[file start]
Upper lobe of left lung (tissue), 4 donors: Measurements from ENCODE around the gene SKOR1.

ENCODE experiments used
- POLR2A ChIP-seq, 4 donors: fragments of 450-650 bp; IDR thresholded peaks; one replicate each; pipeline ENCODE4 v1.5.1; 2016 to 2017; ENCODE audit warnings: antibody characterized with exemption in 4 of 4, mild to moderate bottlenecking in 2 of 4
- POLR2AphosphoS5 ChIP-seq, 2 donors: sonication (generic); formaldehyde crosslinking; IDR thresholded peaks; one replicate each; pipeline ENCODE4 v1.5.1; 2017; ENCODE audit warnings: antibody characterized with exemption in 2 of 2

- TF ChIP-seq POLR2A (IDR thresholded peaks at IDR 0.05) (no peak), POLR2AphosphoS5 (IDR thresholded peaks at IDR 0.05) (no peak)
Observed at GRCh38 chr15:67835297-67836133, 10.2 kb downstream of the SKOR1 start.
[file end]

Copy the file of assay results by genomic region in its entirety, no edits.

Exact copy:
Upper lobe of left lung (tissue), 4 donors: Measurements from ENCODE around the gene SKOR1.

ENCODE experiments used
- POLR2A ChIP-seq, 4 donors: fragments of 450-650 bp; IDR thresholded peaks; one replicate each; pipeline ENCODE4 v1.5.1; 2016 to 2017; ENCODE audit warnings: antibody characterized with exemption in 4 of 4, mild to moderate bottlenecking in 2 of 4
- POLR2AphosphoS5 ChIP-seq, 2 donors: sonication (generic); formaldehyde crosslinking; IDR thresholded peaks; one replicate each; pipeline ENCODE4 v1.5.1; 2017; ENCODE audit warnings: antibody characterized with exemption in 2 of 2

- TF ChIP-seq POLR2A (IDR thresholded peaks at IDR 0.05) (no peak), POLR2AphosphoS5 (IDR thresholded peaks at IDR 0.05) (no peak)
Observed at GRCh38 chr15:67835297-67836133, 10.2 kb downstream of the SKOR1 start.